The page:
________________ CM . . . . Volume XIV Number 4 . . . . October 12, 2007


Flight of the Tiger Moth.

Mary Woodbury.
Regina, SK: Coteau Books, 2007.
231 pp., pbk., $10.95.
ISBN 978-1-55050-364-7.

Subject Headings:
World War, 1939-1945-Canada-Juvenile fiction.
Tiger Moth (Training plane)-Juvenile fiction.

Grades 7-10 / Ages 12-15.

Review by Todd Kyle.

* /4


Soaring over the endless prairie, far from the city, Sandy put the plan through its paces. He banked, rolled and looped the Tiger Moth. Jack couldn't help grinning, even though the metal seat bit into his skin.

Suddenly Sandy pulled the plane into a heart-stopping stall. He dived, banked, rose and did a complete roll. Jack's stomach lurched. The seat belt dug into his shoulders. Sandy laughed, straightened the plane and flew in a circle, heading down and skimming over the fields.

"Do you want to try it?" he asked.

Fifteen-year-old Jack longs to fly a Tiger Moth in the war that is raging far from his home in Saskatchewan, especially after his sister Flo's fiancé, Sandy, lets him take the controls during a clandestine flight. Too young to enlist, he watches as Flo and Sandy are shipped off overseas, and he takes a summer job at the RCAF base working in the planes. His summer is busy: he rescues a puppy abandoned by the town bully Jimmy; he makes friends of several British airmen, including Basil and Trevor, with whom he plans a talent show to cheer up his depressed mother; and he investigates the truth behind his uncle's apparent war-induced suicide. As Sandy is reported missing in action and Flo injured in a raid, Jack finds himself having to fly a Tiger Moth once again when Basil's plane crashes in a field and the quickest way to get him to the base hospital is to fly the plane. Basil is saved, and even Jimmy is around to congratulate the very matured Jack.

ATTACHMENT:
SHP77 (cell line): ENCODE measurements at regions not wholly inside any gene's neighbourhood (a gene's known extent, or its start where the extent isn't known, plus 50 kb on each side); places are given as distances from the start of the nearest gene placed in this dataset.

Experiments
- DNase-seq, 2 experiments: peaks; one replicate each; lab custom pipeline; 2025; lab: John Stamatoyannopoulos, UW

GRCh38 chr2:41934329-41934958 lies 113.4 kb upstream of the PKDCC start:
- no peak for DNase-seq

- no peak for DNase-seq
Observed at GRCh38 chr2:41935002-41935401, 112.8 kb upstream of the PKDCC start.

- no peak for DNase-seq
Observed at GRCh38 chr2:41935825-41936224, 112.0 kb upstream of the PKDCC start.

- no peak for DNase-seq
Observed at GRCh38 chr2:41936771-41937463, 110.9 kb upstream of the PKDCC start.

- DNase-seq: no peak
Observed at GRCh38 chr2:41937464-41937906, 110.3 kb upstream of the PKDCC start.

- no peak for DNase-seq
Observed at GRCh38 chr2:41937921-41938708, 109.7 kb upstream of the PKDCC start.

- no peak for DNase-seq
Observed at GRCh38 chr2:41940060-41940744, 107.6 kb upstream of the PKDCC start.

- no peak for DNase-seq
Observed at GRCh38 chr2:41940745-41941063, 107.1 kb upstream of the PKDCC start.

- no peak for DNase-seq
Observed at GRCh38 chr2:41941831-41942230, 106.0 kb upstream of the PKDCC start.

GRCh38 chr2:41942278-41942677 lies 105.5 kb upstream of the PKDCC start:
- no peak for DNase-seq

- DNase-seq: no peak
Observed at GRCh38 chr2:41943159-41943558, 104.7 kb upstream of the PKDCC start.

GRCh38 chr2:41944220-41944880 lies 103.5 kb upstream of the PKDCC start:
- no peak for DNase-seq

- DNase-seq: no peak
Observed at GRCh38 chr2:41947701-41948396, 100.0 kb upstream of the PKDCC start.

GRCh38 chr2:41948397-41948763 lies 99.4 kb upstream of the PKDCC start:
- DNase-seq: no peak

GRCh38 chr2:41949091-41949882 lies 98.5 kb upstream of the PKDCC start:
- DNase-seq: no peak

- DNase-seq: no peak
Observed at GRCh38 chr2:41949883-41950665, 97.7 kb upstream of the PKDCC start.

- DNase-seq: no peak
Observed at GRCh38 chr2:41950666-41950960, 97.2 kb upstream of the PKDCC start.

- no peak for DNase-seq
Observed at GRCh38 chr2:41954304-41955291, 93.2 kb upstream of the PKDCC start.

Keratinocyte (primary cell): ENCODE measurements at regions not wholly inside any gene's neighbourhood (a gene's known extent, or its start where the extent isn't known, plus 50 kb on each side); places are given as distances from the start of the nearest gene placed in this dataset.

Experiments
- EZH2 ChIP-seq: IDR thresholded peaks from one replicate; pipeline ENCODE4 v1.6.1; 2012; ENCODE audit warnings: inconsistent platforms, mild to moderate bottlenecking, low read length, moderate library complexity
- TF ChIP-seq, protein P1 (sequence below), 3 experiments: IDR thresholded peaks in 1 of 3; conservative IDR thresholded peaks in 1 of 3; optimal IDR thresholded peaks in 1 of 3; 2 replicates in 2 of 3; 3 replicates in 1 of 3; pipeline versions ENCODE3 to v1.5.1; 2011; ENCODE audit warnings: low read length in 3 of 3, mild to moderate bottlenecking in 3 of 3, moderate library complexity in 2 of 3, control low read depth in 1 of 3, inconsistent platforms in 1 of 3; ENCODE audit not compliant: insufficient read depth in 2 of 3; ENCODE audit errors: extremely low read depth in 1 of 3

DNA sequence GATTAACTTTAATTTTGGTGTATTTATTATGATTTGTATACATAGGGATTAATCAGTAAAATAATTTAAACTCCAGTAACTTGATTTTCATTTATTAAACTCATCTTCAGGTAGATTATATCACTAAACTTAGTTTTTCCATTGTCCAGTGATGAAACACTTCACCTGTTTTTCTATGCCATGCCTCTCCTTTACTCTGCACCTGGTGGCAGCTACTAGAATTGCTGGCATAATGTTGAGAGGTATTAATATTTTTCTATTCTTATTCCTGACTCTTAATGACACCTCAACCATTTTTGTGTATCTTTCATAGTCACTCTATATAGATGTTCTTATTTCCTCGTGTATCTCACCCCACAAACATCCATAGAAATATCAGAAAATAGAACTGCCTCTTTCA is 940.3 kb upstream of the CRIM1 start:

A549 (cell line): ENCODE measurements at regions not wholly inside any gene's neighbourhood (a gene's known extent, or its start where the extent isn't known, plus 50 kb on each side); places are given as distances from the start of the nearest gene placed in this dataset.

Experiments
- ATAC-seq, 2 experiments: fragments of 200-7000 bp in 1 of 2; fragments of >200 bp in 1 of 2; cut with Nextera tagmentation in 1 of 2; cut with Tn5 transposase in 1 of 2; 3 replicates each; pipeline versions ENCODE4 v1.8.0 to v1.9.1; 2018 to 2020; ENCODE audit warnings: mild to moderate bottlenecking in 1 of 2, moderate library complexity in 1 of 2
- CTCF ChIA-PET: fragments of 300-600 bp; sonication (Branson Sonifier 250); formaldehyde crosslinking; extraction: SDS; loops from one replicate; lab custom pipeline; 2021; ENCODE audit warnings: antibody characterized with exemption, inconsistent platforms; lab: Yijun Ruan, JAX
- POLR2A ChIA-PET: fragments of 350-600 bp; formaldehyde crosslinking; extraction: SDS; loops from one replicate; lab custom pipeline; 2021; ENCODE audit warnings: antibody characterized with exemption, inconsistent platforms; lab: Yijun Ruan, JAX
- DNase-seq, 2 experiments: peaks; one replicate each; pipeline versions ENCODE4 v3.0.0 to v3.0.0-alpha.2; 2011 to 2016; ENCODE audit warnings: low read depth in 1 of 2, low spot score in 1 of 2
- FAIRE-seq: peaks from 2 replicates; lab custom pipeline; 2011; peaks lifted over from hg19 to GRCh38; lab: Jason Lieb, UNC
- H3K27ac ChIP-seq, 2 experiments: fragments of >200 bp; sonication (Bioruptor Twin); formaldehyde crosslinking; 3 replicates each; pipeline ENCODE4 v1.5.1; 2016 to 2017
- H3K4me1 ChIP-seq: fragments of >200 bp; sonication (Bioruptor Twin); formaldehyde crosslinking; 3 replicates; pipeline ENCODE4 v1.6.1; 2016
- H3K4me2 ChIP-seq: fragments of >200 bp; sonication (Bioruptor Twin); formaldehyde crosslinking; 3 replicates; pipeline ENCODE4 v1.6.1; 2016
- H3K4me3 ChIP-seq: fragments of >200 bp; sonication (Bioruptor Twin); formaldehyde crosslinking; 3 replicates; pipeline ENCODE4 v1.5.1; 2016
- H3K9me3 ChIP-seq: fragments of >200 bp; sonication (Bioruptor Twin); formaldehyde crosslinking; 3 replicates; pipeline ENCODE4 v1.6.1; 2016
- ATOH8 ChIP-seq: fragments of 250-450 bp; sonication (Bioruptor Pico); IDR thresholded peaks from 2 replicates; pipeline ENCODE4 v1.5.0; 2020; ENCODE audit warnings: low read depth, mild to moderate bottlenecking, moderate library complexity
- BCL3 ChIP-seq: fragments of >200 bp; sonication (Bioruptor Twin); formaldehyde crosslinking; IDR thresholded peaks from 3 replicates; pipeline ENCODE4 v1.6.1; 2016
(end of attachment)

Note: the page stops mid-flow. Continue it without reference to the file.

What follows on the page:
Inspired by the author's husband's childhood near a Saskatchewan RCAF base, this book is less an action-packed coming-of-age story than a hodgepodge of awkwardly-intersecting story arcs that never seem to, in a matter of speaking, get off the ground. In between Jack's first and second flight, there are so many life issues invoked that the story, itself, is lost. The potentially most profound of these, the mysterious death of the uncle (who strangely is also Flo's father), is not handled with any of the incision and depth it requires, while the action - like the confrontation with Jimmy and the flight to save Basil - is buried in over-explanation.

     Description is sprinkled meaninglessly and liberally, foreshadowing is alternately baffling and too obvious, and narration is choppy and uneven. Characterization is interesting but poorly developed: Jimmy, his brothers, and their abusive father bring a classic rural bully family to life, but Jimmy's sudden respect for Jack is inexplicable. The effect is a story that appeals neither to reluctant boys nor serious readers.

Not recommended.

Todd Kyle, a former President of the Canadian Association of Children's Librarians, is currently a library branch manager in Mississauga, ON.

To comment on this title or this review, send mail to cm@umanitoba.ca.

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The Manitoba Library Association
ISSN 1201-9364
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